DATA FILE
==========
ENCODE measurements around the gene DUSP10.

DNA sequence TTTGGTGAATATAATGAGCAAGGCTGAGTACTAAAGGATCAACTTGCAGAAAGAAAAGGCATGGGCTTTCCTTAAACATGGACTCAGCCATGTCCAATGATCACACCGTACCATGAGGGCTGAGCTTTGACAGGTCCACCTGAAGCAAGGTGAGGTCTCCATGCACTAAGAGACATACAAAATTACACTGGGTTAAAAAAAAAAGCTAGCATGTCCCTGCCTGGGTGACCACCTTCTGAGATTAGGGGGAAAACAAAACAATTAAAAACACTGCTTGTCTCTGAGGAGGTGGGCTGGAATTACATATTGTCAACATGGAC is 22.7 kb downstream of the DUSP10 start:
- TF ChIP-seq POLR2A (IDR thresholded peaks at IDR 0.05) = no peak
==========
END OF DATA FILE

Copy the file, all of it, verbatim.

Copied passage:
ENCODE measurements around the gene DUSP10.

DNA sequence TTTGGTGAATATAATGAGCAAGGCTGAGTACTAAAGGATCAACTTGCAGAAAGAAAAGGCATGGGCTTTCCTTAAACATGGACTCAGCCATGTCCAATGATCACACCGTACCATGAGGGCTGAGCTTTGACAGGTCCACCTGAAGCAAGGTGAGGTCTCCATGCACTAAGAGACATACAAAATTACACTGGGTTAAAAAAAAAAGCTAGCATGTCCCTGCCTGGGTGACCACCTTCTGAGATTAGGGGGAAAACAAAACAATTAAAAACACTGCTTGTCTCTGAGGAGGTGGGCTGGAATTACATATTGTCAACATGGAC is 22.7 kb downstream of the DUSP10 start:
- TF ChIP-seq POLR2A (IDR thresholded peaks at IDR 0.05) = no peak